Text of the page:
YEKATERINBURG, Russia (Reuters) - Iranian President Mahmoud Ahmadinejad delayed attending a regional security summit in Russia on Monday after protests against his contested re-election.
Ahmadinejad has faced demonstrations and clashes in the streets since Saturday, when officials announced his landslide victory in the election on Friday against a moderate opponent.
He had been due to arrive in Russia on Monday for separate meetings with Russian President Dmitry Medvedev and Chinese President Hu Jintao on the sidelines of a summit of the Shanghai Cooperation Organization (SCO), where Iran has observer status.
“The president will definitely not come today,” said a diplomatic source at the Iranian embassy who asked not to be named. The source said it was unclear why the visit had been delayed but added that Ahmadinejad would arrive on Tuesday.
A Russian official who also asked not to be named said the visit had been delayed until Tuesday and added that Ahmadinejad still planned to speak to reporters. The Kremlin declined immediate comment.
The president of Iran, the world’s fifth-largest oil producer, has often stolen the limelight at major conferences, including an SCO meeting in Shanghai in 2006 that was dominated by news about Tehran’s nuclear program.
The SCO groups Russia and China and four ex-Soviet Central Asia republics.
The leaders of India and Pakistan plan to meet on the sidelines of the summit in the Urals city of Yekaterinburg, their first such meeting since last November’s attack on Mumbai, Pakistani Foreign Minister Shah Mehmood Qureshi told APP.
A meeting between Indian Prime Minister Manmohan Singh and Pakistani President Asif Ali Zardari could help break the ice between the two nuclear-armed powers.
“The two leaders will have a one-on-one meeting,” Qureshi told APP in Yekaterinburg. “It is an important meeting between two important leaders in the region.”
“When two national leaders meet, time is of no significance,” he said when asked about how long the two leaders would meet for. An official who is helping to organize summit meetings told Reuters the meeting would take place on Tuesday.
Pakistan is keen to resume a peace process broken off by India after the attacks on Mumbai, blamed by New Delhi on the Pakistan-based Lashkar-e-Taiba militant group.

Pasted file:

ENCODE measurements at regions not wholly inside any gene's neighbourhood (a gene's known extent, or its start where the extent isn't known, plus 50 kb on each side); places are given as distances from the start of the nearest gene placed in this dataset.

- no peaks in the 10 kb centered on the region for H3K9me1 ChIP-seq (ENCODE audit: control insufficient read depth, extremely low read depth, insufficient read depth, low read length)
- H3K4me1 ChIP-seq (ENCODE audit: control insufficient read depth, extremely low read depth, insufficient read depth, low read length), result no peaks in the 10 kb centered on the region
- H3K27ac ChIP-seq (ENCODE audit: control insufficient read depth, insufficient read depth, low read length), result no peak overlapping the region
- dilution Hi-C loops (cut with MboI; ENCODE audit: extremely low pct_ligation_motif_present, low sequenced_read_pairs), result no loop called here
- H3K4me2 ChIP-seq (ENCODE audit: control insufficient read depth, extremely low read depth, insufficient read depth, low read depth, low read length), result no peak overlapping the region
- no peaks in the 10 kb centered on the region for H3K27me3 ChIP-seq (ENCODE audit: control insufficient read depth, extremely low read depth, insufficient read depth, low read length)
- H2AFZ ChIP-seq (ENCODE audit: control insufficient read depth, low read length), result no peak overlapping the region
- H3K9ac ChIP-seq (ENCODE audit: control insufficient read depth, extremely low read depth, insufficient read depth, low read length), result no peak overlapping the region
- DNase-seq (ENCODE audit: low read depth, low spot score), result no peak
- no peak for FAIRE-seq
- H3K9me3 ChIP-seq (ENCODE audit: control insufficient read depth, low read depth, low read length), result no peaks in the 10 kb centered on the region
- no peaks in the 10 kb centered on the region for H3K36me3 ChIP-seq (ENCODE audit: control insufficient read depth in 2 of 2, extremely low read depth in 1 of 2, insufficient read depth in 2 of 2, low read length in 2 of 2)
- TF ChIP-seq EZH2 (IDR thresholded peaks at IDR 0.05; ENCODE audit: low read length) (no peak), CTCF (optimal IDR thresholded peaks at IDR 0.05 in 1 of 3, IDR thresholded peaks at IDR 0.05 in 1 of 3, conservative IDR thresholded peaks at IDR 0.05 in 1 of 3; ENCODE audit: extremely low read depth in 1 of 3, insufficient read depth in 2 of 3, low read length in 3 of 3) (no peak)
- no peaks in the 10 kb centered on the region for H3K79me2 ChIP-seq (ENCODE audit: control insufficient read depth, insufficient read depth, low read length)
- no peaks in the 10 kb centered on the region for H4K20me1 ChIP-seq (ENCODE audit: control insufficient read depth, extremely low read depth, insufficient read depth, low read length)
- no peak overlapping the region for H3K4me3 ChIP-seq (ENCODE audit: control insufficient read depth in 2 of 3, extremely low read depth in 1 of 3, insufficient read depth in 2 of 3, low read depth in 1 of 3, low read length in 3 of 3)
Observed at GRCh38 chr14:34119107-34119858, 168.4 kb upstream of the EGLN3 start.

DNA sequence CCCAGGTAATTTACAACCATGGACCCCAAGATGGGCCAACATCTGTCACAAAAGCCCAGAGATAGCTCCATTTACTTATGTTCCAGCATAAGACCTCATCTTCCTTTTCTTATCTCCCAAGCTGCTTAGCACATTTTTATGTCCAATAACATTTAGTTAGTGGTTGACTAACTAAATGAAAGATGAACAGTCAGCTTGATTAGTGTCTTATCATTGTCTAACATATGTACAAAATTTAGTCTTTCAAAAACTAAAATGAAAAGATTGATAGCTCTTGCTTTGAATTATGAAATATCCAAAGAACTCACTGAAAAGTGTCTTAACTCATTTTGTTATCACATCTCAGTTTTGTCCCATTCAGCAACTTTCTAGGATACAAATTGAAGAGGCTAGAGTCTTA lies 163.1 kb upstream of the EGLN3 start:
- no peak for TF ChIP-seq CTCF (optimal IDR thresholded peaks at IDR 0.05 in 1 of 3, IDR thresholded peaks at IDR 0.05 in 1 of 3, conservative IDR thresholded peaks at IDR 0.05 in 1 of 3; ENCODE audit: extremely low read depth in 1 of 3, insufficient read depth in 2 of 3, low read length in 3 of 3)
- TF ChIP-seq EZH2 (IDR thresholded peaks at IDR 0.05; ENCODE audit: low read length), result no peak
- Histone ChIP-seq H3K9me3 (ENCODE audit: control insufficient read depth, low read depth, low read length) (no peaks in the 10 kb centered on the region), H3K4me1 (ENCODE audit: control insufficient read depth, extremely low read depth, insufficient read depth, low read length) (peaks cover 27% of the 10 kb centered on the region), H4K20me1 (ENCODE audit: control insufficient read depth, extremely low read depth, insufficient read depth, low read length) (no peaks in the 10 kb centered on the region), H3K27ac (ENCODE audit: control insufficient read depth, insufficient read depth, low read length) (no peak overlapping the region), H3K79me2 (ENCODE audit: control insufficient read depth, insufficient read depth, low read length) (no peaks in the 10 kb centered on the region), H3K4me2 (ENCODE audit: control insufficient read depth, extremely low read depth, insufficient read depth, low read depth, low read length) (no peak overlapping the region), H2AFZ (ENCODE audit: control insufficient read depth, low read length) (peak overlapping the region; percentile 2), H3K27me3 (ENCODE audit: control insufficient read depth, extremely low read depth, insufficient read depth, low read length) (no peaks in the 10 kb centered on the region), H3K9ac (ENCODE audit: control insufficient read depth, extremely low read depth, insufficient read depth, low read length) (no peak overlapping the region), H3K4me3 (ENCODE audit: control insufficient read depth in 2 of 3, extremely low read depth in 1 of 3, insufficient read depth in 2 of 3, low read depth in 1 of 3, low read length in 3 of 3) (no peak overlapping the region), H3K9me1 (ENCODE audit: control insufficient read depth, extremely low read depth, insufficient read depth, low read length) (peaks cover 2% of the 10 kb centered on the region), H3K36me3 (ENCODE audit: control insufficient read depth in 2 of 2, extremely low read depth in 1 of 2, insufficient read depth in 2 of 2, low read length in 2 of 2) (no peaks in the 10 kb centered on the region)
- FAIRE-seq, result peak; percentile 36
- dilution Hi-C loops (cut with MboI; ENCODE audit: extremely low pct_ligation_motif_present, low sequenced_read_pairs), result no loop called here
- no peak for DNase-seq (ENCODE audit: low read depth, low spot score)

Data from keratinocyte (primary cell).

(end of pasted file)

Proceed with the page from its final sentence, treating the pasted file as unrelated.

Analysts will be closely watching for any sign that Singh is willing to reopen formal peace talks, or whether he will insist, as India has done so far, that Pakistan first takes further action against Pakistan-based militants.
After talks, Medvedev hosted an informal dinner for SCO leaders, Zardari and Afghan President Hamid Karzai. A fuller meeting of SCO leaders and observer countries will take place on Tuesday.
Washington is pushing for an easing of tensions between India and Pakistan so Islamabad can channel its energies into fighting Taliban militants on its border with Afghanistan.
Besides Russia and China, the SCO groups the ex-Soviet Central Asian republics of Kazakhstan, Uzbekistan, Tajikistan and Kyrgyzstan.
In addition to Iran, Mongolia, Pakistan and India have observer status. Afghanistan’s Karzai has been invited as a guest as discussions about the situation in Afghanistan is likely to be top themes at meetings.
Russia initially backed a U.S.-led military operation launched in 2001 to remove Afghanistan’s Taliban rulers.
But Moscow has criticized Washington for its conduct in Afghanistan and Russian ally Kyrgyzstan has ordered the United States to leave an air base it was renting to supply troops in Afghanistan.
Diplomats say Moscow wants to make the United States dependent on an Afghan supply route through Russia, thereby increasing the Kremlin’s leverage over Washington.
Officials said North Korea was also likely to be a major theme. Pyongyang has raised tensions by test-firing missiles, restarting a plant to produce weapons-grade plutonium and holding a nuclear test on May 25.
Additional reporting by Conor Sweeney, Chris Buckley, Gleb Bryanski and Natalya Shurmina in Yekaterinburg and Myra MacDonald in London; Editing by Jon Hemming